Margie’s Law makes it to GA governor’s desk
SAVANNAH, GA (WTOC) - A Savannah woman may be helping make changes at the federal level.
We’ve been telling you about Margie Singleton’s fight against breast cancer and her fight for a new law in Georgia - Margie’s Law.
Singleton was diagnosed with stage two breast cancer only six months after a routine mammogram. She found out she had dense breast tissue, making it difficult to detect cancer with a traditional mammogram. Now, she is working to get a law passed in Georgia that would require healthcare facilities to notify a patient if they have dense breast tissue.
Margie’s Law has made it past the Senate in the state of Georgia, and now the U.S. Food and Drug Administration has proposed a rule that would require healthcare providers to notify their patients about dense breast tissue, like Margie’s Law would require them to do in Georgia.
Margie’s law passed the Senate 100 percent. Now the bill sits on the governor’s desk, waiting to be signed.
“Me fighting to get this bill passed for other people gave me a purpose outside of just surviving cancer for myself, it gave me a direction. It gave me something else to focus on," Margie Singleton said.
Now, Margie is focusing on another announcement. For the first time in more than 20 years of regulating mammography facilities, the FDA is proposing changes to regulations that would help improve the quality of mammography service. It would expand the information mammography facilities must provide to patients and health care professionals, allowing for more informed medical decision-making.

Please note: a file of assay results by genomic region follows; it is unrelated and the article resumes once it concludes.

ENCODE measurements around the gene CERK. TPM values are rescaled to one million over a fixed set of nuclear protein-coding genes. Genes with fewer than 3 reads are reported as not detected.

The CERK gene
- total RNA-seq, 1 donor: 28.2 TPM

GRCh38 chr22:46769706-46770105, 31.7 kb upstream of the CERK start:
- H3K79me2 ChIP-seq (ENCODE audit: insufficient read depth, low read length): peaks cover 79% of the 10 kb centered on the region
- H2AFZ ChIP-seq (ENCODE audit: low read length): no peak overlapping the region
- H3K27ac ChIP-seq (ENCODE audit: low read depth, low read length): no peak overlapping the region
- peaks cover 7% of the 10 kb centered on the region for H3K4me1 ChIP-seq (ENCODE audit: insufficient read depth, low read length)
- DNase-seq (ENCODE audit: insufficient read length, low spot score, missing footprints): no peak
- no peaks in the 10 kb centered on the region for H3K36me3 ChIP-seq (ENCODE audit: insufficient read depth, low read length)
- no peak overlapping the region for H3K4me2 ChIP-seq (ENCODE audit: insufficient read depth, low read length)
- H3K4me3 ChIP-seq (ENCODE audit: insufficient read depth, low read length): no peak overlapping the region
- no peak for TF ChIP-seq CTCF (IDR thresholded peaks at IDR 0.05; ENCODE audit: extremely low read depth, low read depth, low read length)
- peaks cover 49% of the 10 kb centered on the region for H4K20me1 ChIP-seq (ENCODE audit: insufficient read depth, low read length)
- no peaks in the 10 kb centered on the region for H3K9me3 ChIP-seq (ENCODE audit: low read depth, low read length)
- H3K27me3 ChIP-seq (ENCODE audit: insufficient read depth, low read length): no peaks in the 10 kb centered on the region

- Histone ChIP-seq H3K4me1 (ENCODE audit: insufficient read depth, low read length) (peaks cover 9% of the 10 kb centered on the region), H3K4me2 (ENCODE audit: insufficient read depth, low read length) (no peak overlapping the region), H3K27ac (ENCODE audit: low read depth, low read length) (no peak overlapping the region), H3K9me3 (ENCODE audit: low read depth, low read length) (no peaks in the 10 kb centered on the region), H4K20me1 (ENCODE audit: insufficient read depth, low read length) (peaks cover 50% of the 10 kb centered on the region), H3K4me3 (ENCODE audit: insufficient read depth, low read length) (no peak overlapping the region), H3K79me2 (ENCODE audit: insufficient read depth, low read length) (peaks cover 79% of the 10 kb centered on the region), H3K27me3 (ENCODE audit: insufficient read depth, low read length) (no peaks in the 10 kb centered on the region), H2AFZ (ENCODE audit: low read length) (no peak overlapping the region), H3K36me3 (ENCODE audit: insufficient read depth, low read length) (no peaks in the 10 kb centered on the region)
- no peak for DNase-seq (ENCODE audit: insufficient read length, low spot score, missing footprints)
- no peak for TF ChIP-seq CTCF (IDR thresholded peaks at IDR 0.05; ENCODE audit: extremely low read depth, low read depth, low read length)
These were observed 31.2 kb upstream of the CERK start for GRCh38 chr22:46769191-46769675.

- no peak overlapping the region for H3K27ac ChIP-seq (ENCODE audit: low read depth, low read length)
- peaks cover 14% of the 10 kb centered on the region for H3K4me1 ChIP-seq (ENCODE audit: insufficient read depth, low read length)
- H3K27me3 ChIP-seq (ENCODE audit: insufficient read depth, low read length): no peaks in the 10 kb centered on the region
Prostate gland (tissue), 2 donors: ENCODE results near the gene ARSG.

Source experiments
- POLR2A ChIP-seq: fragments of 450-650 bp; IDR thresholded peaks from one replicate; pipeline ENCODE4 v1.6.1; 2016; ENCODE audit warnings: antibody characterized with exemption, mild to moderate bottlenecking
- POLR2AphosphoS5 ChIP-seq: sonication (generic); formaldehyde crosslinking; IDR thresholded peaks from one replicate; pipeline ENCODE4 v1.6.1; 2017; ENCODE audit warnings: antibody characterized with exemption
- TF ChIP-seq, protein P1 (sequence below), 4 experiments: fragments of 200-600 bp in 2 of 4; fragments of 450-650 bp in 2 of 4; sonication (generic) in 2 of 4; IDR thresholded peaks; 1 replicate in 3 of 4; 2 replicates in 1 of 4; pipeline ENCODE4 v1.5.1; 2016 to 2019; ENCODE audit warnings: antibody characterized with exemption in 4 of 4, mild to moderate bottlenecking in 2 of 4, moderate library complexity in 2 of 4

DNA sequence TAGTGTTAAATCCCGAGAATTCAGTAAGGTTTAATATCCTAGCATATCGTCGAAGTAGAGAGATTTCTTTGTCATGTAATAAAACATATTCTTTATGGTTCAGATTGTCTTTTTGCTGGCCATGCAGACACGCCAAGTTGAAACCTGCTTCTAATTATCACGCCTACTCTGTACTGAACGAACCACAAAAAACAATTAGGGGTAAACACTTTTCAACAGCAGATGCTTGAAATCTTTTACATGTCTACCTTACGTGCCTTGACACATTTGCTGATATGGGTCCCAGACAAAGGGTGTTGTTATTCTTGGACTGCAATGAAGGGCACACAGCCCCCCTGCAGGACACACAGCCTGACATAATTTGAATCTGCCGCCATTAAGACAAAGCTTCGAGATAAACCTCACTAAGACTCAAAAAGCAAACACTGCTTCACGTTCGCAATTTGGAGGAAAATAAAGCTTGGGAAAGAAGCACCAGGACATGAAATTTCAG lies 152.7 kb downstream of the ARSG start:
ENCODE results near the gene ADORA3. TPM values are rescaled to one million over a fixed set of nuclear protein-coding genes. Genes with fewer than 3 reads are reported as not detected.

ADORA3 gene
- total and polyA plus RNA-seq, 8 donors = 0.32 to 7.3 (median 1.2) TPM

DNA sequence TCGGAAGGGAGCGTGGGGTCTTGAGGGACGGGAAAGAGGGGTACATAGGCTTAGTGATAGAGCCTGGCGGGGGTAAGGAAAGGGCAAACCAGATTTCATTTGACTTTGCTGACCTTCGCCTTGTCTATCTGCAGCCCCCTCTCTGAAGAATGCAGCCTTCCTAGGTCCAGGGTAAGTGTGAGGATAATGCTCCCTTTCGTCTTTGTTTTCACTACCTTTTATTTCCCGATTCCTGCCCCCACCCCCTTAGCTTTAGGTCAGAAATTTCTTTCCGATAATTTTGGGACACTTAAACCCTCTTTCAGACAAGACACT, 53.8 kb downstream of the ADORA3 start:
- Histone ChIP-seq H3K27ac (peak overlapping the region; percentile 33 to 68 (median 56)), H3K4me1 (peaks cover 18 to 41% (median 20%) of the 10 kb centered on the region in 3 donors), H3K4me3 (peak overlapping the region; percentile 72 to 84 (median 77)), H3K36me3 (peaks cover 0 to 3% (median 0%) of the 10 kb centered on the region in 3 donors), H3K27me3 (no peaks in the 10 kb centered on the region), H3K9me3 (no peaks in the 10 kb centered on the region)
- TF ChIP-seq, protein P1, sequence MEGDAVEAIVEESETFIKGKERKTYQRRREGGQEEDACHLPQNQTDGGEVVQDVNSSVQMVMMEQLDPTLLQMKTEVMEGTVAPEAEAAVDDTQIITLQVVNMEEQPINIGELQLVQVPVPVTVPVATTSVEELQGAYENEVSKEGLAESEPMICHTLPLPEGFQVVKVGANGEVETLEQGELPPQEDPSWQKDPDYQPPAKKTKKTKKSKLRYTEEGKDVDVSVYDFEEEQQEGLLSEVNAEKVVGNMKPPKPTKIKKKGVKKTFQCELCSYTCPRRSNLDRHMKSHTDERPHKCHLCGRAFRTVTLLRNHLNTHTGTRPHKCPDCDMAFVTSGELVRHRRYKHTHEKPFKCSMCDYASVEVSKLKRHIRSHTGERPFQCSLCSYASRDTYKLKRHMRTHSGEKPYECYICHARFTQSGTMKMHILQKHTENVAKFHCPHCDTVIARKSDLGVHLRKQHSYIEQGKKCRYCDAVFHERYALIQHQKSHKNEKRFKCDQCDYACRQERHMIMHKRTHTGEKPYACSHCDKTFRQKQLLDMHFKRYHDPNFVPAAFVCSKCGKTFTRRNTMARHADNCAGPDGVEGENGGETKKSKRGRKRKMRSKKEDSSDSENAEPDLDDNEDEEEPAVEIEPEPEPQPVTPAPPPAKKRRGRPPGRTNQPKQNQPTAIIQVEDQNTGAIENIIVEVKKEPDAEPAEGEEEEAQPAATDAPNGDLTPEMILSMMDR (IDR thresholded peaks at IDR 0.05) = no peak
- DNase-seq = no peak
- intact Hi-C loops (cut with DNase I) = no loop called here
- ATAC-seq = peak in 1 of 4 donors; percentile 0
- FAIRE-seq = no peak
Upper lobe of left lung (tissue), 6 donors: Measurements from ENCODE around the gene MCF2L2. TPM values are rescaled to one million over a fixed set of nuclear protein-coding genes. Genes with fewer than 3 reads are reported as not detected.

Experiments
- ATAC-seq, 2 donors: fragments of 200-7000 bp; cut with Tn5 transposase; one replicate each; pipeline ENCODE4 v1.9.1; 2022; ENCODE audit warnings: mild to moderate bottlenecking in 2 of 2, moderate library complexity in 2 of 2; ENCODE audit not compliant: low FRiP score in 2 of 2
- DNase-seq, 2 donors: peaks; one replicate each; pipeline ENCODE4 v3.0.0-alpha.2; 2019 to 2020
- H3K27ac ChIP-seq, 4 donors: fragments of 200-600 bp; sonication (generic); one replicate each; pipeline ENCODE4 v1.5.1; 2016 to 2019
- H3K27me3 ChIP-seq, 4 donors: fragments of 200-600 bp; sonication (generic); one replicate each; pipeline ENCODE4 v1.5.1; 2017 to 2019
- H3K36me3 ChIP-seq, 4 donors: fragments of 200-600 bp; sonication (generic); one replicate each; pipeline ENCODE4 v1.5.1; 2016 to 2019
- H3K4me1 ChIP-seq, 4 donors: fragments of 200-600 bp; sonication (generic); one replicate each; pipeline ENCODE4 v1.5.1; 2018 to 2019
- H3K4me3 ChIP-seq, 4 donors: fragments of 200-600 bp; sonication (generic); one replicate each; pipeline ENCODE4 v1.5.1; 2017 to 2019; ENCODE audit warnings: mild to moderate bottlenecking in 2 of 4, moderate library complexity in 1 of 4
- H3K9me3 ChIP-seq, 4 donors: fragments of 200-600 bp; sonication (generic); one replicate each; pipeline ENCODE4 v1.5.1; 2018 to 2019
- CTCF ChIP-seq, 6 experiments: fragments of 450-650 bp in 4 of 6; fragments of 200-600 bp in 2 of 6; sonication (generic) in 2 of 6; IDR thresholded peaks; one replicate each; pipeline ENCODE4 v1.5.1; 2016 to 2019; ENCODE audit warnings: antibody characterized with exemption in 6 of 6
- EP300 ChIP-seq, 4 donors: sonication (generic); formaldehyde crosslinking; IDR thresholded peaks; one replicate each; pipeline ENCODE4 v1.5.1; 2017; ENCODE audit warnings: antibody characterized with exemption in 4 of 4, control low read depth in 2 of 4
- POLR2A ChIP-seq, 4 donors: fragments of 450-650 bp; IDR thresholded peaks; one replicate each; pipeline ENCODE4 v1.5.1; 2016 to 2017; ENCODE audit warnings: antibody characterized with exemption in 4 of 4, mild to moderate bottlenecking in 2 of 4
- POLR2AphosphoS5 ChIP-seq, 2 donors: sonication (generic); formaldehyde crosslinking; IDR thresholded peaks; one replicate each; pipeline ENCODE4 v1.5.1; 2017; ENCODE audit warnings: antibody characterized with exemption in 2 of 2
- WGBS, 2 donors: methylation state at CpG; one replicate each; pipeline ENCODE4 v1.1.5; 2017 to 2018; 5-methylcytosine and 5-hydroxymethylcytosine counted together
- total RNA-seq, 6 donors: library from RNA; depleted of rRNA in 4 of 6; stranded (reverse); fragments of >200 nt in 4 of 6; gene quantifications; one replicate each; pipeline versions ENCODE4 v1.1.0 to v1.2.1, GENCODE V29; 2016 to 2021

“Finally, we are getting some help not just from women and advocacy groups from different states - we are actually getting help from the government, the FDA, and especially for those states that haven’t moved forward and implemented it into a law," she said.
Right now, Margie says 37 states have the law in place, but having this rule passed would help the states that do not have any laws in place.
“This will help, one, mandate and monitor things and make sure that these imaging centers are doing the right thing by their patients to bring that further awareness to them.”
The FDA’s proposal would amend regulations issued under the Mammography Quality Standards Act of 1992 which Congress passed to ensure quality mammograms for early breast cancer detection. The proposed rule is available online for public comment.
“I’m thankful we are actually getting the government involved. It’s just going to further enable lives to be saved. That’s the most important thing with this whole journey," Singleton said.
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